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    What to pack for a beach holiday

    What to pack for a beach holiday

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    So you’re soon heading off to somewhere warm and sunny and it’s time to pack. Aside from the usual items that travel with you everywhere you go (such as chargers for your electronic devices, adapters, toiletries etc.), with years’ of travel experience our personal travel managers have come up with a few items you may not have considered. And we think you’ll thank us for when you head off on your next beach holiday.

    1. A List. Have you made a list? Remember that teacher who delighted in reminding you regularly that “failing to plan means planning to fail”? Well, they did have a point. No matter how many times you’ve packed your bag, it’s easy to forget that a vital item, and you’ll spend the entire holiday ruing its absence. Spend five minutes writing a list of everything you think you’ll need for your holiday, and keep it somewhere handy so you can add to it when you think of things. There are loads of smartphone apps available for creating checklists and ticking things off: a process that is surprisingly satisfying, and you’re less likely to experience one of those “oh no” moments.
    1. Sensible shoes. Flip flops are great: comfy, cool, casual, perfect beach holiday foot attire. But avoid the temptation to take nothing else. Reef shoes are a must in many tropical destinations in order to avoid nasty coral cuts and run-ins with other nasties, whilst a pair of trainers will come in handy for enterprises including but not limited to: driving a scooter, riding a bike, playing golf or just going for an early morning walk. You may have no intention of going near rocky and/or jungle terrain, but when the locals tell you about an off-the-beaten-track waterfall/swimming hole/blowhole, you’ll be glad you packed your runners.
    1. A book. This may be the age of electronics, but smart devices have an irritating tendency to go flat at the most inopportune moments, so it’s a good idea to have an old-school back-up plan. Lots of hotels and resorts operate a revolving-door library, where you can swap the book you’ve just finished for another that someone else has left. You never know what you might find: there’s no accounting for taste, especially when it comes to holiday fiction.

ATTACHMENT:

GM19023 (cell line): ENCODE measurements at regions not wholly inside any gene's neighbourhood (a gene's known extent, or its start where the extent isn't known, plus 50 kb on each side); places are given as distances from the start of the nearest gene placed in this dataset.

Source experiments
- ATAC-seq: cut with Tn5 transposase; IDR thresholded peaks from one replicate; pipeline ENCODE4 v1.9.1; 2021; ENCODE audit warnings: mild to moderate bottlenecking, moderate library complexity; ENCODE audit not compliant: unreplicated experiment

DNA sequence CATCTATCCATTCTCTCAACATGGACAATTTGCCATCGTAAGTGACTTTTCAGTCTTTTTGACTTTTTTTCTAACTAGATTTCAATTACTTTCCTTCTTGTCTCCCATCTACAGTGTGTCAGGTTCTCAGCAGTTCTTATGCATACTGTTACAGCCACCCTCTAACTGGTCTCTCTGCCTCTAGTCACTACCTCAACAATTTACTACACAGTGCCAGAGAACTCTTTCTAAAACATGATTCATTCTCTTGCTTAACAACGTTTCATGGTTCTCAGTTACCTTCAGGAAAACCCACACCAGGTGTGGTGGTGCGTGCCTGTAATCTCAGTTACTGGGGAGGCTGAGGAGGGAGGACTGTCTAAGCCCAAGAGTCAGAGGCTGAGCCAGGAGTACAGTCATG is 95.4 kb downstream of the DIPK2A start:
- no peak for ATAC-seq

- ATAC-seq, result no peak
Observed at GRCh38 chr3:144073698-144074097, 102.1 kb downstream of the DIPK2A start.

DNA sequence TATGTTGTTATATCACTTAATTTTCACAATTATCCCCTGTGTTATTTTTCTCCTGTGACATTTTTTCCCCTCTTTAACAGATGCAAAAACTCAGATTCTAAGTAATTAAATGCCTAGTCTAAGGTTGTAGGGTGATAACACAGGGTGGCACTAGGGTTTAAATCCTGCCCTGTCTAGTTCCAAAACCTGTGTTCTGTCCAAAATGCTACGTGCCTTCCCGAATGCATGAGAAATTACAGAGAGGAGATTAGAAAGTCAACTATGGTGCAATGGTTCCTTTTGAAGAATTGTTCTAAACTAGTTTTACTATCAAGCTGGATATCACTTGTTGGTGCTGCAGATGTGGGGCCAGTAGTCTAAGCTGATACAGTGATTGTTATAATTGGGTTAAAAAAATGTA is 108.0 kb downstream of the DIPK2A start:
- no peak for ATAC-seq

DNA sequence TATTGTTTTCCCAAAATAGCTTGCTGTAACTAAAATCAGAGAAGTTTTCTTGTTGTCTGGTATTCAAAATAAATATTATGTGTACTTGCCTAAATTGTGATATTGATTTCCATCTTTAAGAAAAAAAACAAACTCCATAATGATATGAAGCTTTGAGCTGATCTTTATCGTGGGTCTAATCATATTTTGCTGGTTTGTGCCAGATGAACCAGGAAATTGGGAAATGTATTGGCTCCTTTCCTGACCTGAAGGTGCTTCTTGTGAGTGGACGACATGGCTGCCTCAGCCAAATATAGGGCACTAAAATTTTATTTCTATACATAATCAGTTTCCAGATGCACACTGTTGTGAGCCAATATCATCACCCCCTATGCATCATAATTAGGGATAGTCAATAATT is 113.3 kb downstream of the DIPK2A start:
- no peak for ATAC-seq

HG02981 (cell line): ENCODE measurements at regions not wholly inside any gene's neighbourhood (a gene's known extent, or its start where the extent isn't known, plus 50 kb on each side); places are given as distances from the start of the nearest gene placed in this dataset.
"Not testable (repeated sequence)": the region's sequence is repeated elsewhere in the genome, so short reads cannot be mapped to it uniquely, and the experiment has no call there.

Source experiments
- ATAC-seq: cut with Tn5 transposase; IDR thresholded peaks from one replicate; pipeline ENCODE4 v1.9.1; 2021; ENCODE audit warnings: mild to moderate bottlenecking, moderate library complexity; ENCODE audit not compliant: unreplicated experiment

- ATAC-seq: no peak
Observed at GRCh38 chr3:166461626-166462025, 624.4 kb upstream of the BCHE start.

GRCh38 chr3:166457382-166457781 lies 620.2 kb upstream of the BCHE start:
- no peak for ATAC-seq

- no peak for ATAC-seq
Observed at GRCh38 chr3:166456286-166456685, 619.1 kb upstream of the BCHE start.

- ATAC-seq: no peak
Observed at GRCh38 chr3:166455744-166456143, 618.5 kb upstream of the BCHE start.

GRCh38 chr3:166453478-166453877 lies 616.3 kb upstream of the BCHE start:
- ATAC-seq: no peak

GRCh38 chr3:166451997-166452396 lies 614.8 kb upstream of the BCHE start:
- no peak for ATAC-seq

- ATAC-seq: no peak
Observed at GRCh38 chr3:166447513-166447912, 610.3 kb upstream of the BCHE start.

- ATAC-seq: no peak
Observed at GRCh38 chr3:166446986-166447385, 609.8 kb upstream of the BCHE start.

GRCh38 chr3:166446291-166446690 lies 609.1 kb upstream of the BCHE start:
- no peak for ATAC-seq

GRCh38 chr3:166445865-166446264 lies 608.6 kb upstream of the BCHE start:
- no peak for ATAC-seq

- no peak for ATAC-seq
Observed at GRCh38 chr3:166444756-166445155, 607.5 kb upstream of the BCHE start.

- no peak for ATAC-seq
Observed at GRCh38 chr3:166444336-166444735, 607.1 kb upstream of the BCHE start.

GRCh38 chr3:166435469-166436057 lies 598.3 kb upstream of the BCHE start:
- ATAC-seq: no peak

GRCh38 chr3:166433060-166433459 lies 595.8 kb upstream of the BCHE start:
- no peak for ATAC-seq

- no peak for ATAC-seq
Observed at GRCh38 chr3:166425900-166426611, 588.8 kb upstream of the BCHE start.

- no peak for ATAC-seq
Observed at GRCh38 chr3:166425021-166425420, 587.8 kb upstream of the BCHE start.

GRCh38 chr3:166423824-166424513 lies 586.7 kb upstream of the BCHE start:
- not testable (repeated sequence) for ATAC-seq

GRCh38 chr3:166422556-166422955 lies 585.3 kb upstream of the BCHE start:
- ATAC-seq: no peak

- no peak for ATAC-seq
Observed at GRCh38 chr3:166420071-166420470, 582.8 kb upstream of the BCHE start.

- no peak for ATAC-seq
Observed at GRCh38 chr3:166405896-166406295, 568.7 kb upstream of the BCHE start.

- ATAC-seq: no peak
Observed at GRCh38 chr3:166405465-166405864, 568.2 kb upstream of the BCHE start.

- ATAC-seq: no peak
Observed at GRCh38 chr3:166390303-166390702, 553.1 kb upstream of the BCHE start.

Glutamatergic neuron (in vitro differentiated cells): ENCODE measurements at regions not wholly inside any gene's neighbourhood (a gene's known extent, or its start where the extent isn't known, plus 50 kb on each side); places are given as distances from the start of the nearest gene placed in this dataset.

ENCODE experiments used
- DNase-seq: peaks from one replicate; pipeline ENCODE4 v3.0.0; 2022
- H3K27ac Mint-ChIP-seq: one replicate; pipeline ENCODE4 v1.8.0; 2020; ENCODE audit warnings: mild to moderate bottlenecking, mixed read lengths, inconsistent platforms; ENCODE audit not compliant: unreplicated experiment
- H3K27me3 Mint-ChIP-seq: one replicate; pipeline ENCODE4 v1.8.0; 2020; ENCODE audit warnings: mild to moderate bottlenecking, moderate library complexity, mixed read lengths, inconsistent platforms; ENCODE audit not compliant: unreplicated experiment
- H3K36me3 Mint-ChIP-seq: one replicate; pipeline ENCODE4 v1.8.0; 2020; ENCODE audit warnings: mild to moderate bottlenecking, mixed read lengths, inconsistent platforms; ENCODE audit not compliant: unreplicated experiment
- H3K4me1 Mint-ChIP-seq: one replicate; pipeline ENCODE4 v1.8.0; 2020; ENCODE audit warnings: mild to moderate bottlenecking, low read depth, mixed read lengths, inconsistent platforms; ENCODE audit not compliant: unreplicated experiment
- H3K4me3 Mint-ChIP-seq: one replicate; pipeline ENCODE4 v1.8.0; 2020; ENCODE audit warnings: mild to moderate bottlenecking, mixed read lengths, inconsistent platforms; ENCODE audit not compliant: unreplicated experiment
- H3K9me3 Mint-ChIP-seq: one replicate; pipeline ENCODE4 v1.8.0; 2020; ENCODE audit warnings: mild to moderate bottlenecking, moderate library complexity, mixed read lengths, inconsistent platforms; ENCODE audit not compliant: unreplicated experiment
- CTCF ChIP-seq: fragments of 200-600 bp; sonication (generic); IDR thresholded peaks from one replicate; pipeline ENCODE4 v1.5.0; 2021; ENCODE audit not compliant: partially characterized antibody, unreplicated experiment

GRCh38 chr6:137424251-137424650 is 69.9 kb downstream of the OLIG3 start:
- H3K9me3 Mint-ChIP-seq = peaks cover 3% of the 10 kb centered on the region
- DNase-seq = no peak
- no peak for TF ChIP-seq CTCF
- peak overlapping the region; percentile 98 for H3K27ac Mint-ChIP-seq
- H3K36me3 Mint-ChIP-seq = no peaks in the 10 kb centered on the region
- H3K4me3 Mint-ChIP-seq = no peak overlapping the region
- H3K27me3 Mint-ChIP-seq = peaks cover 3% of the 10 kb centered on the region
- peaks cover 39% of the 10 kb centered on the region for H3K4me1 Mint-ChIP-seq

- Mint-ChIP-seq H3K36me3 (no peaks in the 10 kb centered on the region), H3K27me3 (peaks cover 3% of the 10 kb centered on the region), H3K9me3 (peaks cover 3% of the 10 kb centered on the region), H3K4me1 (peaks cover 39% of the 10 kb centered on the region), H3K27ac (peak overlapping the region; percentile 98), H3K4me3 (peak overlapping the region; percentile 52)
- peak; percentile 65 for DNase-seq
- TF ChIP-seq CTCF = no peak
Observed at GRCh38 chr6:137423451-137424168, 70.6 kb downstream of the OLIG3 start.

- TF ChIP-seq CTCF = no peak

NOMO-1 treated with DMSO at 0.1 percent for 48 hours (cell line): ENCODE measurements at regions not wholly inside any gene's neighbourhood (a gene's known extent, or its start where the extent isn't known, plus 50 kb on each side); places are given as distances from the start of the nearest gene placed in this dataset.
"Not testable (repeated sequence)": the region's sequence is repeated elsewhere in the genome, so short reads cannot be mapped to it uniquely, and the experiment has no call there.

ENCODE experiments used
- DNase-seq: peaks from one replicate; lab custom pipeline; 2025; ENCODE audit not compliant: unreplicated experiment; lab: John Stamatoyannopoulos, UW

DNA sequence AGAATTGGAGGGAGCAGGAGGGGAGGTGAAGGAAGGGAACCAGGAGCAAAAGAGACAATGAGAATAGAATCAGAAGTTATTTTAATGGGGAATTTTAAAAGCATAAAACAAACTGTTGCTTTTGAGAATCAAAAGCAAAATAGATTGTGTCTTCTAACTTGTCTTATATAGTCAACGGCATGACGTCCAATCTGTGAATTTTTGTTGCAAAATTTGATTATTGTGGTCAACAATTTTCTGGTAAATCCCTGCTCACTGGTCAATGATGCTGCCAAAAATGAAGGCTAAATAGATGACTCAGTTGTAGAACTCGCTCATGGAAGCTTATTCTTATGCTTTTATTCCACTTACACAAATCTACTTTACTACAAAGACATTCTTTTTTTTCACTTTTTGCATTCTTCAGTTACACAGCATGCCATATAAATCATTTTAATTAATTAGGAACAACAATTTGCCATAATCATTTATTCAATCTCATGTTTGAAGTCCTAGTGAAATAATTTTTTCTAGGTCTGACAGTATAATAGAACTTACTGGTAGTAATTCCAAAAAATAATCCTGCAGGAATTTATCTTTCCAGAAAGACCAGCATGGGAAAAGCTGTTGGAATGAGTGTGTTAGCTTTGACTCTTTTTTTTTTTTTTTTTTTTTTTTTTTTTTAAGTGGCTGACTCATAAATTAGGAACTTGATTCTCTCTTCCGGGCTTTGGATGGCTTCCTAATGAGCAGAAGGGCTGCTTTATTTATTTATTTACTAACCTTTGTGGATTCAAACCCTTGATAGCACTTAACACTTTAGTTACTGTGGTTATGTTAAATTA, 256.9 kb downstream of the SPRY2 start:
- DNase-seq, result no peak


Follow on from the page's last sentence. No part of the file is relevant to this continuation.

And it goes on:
1. Insect repellent. Chances are, if you’re going on a beach holiday, you’re going to encounter a bug or two. Aside from the obvious risks attached in some destinations (malaria, dengue fever, et al), you’ll enjoy your holiday a lot more if you’re not itchy. Prevention is better than cure, so as well as a good repellent spray or lotion, be sure to pack some lightweight clothes that will keep you covered up in the evenings. And because it’s a good idea to be prepared for all outcomes, a good anti-histamine cream or other soothing lotion is a must-pack item too.
    1. Be sun smart. You may be hoping to come home from your holiday with an enviable tan, but take it easy, and protect yourself from sun damage and heat stroke. A good-quality, water-resistant sunscreen is an obvious inclusion, but don’t forget your hat, sunglasses and rash top too. If you’re snorkelling, apply plenty of sunscreen at the top of your legs, as this is an area that is easily forgotten and particularly vulnerable to sunburn. A lightweight, cotton cover up or shirt is a great option to have on hand too, whether it’s to cover up against the sun or just to grab some lunch in the poolside restaurant.
    1. It’s a wrap. A lightweight scarf takes care of a multitude of scenarios, whether it’s making your outfit more culturally sensitive (covering arms, shoulders and even your head when entering a sacred site) or channelling your inner Grace Kelly and using it as a head scarf on a wind-whipped car, boat or Vespa ride. In many beach destinations you’ll find brightly coloured sarongs/wraps/pareus/lava-lavas that make handy cover-ups, beach towels, picnic blankets or curtains, plus they double up as a great souvenir of your holiday.
    1. Bits and bobs. Take a lightweight bag that will fold down to almost nothing in your suitcase. You can use it as a beach bag, take it to the local market to use as a shopping bag, or just use it to keep your dirty clothes separate from the clean ones in your suitcase on the way home.  A tube of laundry detergent may not be a particularly glamorous addition to your luggage, but it’s a good way to avoid paying to launder a few undergarments, plus it means you can take fewer clothes, leaving more room in the suitcase for holiday purchases.  A well-equipped first aid kit should include the aforementioned insect bite salve, as well as a good antiseptic cream, a selection of plasters, a needle for extracting prickly things, and some antiseptic wipes and/or tissues. Actually, those antiseptic wipes have a myriad of uses, from cleaning grubby, sticky fingers before (and after) meals to wiping down questionable bus/toilet seats.

    So that’s it. Add these items to your checklist, and remember to ask your personal travel manager what item they can’t be without when they travel too.

    So that’s it. Add these items to your checklist, and remember to ask your personal travel manager what item they can’t be without when they travel too.

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